• Relate complex system behaviour to system structure, appreciating considerations such as cause and effect, feedback and delay within systems,
  • Develop convincing and compelling qualitative models of problem systems and use them for beneficial communication with system stakeholders,
  • Use computational modelling and simulation to explore the consequences of such models and to develop useful policy interventions to improve system behaviour,
  • Combine the dual aspects of qualitative and quantitative system dynamics to study suitable problem systems and to make recommendations for system improvement.

Simulation in the Systems Engineering Lifecycle

    To allow students to assess the role of simulation modelling across the systems engineering lifecycle, from concept through to disposal.  The module will enable students to critically assess the roles and applications of simulation modelling and to analyse issues related to quantitative modelling such as data availability and model verification and validation.  It will also allow students to create and evaluate simple models.

    Unit 1: Foundations of Simulation Modelling

    The fundamental concepts of simulation modelling and how simulation is used in the SE lifecycle.
    The theoretical basis of quantitative modelling
    The role of modelling in supporting decision making.

    Unit 2: Appreciation of Modelling in the SE Context

    Model types; discrete and continuous, stochastic and deterministic.
    Model appropriateness: the verification and validation of models, data considerations, model fidelity
    Model interoperability and networking.

    Unit 3: Introduction to Modelling Paradigms

    Discrete event simulation
    System dynamics modelling
    Agent based models
    Virtual reality

    Unit 4: Model building and analysis

    Introduction to simulation methods and tools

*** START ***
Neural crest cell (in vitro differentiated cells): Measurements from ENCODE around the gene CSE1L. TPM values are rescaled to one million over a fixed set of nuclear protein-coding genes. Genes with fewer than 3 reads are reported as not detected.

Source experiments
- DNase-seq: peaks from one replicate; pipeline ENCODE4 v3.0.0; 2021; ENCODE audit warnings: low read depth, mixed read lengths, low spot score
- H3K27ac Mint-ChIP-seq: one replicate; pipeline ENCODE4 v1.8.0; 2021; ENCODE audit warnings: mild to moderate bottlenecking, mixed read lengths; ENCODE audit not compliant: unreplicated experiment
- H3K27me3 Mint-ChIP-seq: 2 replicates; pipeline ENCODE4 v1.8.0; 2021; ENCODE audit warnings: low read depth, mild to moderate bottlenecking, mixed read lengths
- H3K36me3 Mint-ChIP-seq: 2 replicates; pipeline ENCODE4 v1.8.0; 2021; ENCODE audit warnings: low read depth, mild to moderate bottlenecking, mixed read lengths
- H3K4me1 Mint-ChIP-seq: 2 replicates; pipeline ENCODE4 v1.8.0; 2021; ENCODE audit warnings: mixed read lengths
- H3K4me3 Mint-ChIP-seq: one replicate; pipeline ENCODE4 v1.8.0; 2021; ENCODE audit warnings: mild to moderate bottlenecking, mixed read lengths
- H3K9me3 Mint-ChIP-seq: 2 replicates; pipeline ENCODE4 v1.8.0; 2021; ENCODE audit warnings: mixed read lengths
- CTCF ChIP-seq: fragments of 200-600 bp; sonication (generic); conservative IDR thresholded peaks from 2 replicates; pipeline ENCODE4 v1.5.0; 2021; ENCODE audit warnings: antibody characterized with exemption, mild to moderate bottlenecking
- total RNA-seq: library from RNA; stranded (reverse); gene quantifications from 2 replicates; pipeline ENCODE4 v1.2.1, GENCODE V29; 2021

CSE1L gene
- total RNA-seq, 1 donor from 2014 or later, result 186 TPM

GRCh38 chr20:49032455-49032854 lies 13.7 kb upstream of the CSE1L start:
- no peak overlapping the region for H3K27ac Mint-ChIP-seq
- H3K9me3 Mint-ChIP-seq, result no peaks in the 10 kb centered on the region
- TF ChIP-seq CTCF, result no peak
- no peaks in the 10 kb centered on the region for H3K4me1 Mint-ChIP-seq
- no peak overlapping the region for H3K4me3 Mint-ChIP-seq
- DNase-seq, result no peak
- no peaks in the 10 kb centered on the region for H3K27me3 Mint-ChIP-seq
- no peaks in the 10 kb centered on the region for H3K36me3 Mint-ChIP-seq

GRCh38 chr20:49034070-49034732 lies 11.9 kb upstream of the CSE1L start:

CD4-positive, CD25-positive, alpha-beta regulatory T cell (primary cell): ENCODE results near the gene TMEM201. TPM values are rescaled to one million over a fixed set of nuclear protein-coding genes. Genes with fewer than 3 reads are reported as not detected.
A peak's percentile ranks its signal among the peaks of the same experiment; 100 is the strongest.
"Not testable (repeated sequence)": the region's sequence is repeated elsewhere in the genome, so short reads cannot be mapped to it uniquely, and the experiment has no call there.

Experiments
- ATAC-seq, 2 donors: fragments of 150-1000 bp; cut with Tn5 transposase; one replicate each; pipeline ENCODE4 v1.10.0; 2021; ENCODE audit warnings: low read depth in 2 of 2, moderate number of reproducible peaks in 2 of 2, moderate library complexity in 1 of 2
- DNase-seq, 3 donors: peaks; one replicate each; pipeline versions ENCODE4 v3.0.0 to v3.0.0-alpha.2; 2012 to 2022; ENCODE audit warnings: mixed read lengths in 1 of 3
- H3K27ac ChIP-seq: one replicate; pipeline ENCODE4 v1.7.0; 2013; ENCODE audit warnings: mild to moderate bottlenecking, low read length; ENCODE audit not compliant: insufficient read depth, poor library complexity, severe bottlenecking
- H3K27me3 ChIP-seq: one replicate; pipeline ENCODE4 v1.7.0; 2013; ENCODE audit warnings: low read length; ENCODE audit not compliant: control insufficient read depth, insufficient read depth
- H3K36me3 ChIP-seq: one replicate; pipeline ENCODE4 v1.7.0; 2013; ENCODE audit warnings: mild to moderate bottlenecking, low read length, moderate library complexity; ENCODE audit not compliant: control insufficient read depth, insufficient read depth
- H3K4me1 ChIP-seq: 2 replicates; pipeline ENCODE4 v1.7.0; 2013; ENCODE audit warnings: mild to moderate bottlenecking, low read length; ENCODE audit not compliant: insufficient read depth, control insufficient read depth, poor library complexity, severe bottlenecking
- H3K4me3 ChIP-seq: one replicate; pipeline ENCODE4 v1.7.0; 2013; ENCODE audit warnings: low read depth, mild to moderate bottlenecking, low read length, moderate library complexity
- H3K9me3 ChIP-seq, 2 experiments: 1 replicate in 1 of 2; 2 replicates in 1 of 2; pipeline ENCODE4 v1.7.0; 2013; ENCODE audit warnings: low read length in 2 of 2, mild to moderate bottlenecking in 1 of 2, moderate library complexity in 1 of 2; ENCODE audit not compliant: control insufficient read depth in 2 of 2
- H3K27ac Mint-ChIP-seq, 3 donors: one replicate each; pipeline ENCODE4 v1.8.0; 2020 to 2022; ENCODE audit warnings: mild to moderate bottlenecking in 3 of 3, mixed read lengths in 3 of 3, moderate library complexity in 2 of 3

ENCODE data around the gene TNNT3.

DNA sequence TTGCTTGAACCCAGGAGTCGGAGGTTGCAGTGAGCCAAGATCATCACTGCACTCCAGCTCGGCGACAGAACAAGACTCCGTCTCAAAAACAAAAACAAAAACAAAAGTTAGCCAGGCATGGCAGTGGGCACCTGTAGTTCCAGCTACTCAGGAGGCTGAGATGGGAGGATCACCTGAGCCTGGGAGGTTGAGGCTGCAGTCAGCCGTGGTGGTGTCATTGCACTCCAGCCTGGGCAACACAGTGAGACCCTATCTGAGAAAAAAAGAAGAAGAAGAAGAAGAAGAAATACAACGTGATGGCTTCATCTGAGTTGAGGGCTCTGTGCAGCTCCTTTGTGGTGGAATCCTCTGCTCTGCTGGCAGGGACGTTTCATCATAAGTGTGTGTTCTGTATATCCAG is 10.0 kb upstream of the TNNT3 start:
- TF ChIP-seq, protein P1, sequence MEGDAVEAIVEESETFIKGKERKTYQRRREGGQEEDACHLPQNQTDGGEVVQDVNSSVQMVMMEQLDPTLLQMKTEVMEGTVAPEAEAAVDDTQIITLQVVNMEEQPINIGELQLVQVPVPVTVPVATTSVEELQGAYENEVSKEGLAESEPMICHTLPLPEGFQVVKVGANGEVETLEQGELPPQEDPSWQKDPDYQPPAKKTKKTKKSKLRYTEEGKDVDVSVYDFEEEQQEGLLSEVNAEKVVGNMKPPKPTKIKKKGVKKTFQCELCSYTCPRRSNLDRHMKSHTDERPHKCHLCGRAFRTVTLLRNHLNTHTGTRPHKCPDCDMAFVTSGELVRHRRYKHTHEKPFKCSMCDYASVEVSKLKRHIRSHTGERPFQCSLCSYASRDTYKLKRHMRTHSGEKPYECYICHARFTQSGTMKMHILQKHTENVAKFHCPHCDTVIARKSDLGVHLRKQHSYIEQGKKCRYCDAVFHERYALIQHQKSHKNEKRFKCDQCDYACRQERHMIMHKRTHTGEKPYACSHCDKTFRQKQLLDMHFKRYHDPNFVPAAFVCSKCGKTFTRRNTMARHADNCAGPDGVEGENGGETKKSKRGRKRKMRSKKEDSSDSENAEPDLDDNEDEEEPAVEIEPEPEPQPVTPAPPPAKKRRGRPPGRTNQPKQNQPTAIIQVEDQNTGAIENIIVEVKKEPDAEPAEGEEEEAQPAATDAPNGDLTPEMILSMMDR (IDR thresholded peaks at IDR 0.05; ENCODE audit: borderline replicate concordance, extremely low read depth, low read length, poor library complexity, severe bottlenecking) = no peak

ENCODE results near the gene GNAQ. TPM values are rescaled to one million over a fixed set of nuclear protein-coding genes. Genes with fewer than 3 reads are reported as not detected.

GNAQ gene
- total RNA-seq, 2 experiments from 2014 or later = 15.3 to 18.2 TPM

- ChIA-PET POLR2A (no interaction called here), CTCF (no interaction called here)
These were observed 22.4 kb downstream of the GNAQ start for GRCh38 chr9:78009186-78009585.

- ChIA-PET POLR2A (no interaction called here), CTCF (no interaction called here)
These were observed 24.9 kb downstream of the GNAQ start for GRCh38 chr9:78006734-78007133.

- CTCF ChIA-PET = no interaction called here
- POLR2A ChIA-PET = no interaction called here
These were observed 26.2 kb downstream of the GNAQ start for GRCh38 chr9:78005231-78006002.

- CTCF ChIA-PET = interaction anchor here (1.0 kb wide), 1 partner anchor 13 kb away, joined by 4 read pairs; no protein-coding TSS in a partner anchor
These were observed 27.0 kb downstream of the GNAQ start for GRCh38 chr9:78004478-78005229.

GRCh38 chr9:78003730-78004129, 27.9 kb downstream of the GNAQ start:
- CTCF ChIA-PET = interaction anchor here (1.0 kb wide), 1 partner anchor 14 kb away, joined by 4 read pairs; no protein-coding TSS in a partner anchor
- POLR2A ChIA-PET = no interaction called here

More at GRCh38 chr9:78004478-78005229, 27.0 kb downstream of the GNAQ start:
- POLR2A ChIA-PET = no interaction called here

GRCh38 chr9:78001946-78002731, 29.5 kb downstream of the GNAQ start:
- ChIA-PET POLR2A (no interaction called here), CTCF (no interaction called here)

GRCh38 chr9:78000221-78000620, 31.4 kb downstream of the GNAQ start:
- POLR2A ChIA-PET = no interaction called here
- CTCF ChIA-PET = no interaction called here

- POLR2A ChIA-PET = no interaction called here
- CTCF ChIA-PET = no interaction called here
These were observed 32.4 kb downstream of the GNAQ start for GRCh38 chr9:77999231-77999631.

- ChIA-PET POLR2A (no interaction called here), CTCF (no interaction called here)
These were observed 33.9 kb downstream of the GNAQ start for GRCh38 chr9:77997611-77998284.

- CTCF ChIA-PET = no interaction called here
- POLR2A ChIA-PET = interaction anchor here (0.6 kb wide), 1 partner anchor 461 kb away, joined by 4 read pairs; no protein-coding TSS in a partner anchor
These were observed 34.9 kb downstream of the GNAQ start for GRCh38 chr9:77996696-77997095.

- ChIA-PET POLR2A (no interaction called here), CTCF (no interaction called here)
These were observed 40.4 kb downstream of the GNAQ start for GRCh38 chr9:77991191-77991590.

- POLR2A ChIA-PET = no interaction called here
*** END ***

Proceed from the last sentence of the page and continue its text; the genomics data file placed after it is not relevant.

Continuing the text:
Simulation as experimentation.

Intended learning outcomes On successful completion of this module a student should be able to:

1. Evaluate the role of simulation modelling in the successful realization of systems 
2. Critically evaluate the issues surrounding the use of simulation models in the systems engineering lifecycle.
3. Appreciate the key benefits and risks associated with a number of modelling paradigms.
4. Build and analyse simple models using a range of methodologies.

Complex Adaptive Systems

Module Leader
  • Dr Steve Barker

    As products, services and solutions become ever more detailed and interconnected in their nature, ideas of complexity become ever more important in understanding the structure and behaviour of these artifacts. Moreover, as these artifacts are required to alter and adapt to changes in requirement, use and context, it is important that a means to allow them to be adapted as rapidly as possible is considered during their development and use lifecycle. Therefore, the idea of Complex Adaptive Systems (CAS) is necessary to meet the challenges in developing and supporting products, services and systems in an ever-changing world. This module will consider CAS in the context of current industrial and consumer need and appraise how SE methods and methodologies such as Agile can be used to describe, characterise, and implement them. This will be placed within the context of the systems lifecycle.